G7 Finance Ministers Meetings

Pre-Summit Statement by G8 Finance Ministers
June 10-11, 2005, London

We met to prepare the annual Summit of G8 Heads of Government and had productive discussions with colleagues from key emerging economies on a range of global economic issues.

Global growth in 2004 was strong, supported by robust growth in trade along with increasing regional and global integration.  Growth is expected to remain robust, although at a more moderate pace, in 2005.  Challenges remain, especially: persistent global imbalances and high and volatile oil prices as well as a more balanced distribution of the benefits of globalisation.  Vigorous action is required by each country to support a smooth adjustment to more balanced growth.  The key priorities in achieving this remain: continued fiscal consolidation in the United States; further structural reforms in Europe and Russia; and further structural reforms, including fiscal consolidation, in Japan.  An ambitious result at the Hong Kong WTO Ministerial, including financial services, with a view to concluding the Doha Development Round by end 2006, is crucial for global growth.

Sustained high energy prices are of significant concern since they hamper global economic growth.  We welcome efforts to reduce market volatility by improving data to make it more transparent and timely. We call on relevant international institutions to develop a global framework for reporting of oil reserves, which is essential for better informed market decisions, and to undertake further analysis of the workings of the oil market. We urge oil producing countries and companies and consumers to recognise their common interest in ensuring investment in sufficient future supplies of oil and refining capacity, and call on countries and international institutions to work to remove barriers and create a climate conducive to investment throughout the supply chain.  We stress the importance of energy efficiency, technology and innovation in ensuring energy security.  To help meet the challenge of climate change, we urge the World Bank and other multilateral development banks to increase dialogue with major borrowers on energy issues and put forward specific proposals at their Annual Meetings that encourage cost effective investments in lower carbon energy infrastructure.  We agree the IFIs have a role in helping address the impact of higher oil prices on adversely affected developing countries and encourage the IMF to include oil prices in the development of facilities to respond to shocks.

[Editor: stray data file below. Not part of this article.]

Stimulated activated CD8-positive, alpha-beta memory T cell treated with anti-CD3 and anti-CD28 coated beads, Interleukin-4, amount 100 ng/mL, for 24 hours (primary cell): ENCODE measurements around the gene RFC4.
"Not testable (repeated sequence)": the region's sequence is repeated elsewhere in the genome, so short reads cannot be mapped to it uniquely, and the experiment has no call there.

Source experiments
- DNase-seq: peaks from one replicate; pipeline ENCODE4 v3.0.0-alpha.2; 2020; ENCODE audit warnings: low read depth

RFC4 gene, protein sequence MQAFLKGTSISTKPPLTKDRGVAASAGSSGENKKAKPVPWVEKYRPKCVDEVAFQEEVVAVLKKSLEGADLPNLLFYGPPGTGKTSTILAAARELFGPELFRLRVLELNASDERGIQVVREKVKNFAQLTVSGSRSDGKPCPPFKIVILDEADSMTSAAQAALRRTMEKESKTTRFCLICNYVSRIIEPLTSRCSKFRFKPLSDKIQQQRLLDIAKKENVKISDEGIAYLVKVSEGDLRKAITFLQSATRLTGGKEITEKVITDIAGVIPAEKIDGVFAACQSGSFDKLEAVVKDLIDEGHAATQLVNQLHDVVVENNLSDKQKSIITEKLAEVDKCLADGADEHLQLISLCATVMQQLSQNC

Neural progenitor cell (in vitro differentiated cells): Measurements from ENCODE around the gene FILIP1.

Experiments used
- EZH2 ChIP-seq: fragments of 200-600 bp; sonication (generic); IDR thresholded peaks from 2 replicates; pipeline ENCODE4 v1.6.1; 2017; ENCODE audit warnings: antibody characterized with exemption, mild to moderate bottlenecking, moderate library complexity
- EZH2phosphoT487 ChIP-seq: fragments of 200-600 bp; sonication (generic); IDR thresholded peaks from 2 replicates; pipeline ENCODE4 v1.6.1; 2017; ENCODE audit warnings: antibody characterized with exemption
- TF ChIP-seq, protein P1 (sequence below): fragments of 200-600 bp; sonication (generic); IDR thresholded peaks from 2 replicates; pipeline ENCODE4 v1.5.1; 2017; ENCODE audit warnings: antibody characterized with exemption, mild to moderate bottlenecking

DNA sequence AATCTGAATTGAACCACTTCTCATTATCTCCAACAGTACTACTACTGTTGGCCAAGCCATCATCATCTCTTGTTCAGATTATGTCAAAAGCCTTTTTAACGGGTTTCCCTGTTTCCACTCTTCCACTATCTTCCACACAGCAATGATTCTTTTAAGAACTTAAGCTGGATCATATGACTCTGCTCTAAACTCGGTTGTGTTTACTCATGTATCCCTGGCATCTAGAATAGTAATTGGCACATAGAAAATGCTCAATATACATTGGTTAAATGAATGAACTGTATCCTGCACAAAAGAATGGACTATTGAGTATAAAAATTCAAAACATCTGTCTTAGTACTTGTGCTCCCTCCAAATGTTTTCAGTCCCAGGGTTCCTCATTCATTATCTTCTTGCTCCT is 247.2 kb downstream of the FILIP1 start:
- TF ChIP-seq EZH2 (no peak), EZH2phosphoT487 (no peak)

We discussed the continuing challenges of meeting the Millennium Development Goals and have published an update to the Conclusions on Development we published in February.

We committed to further action to enhance the effectiveness of international efforts to counter terrorist financing by improving the process of freezing assets in line with UN resolutions, improving information sharing, and exploring new financial tools to disrupt serious crime.

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Source: H.M. Treasury

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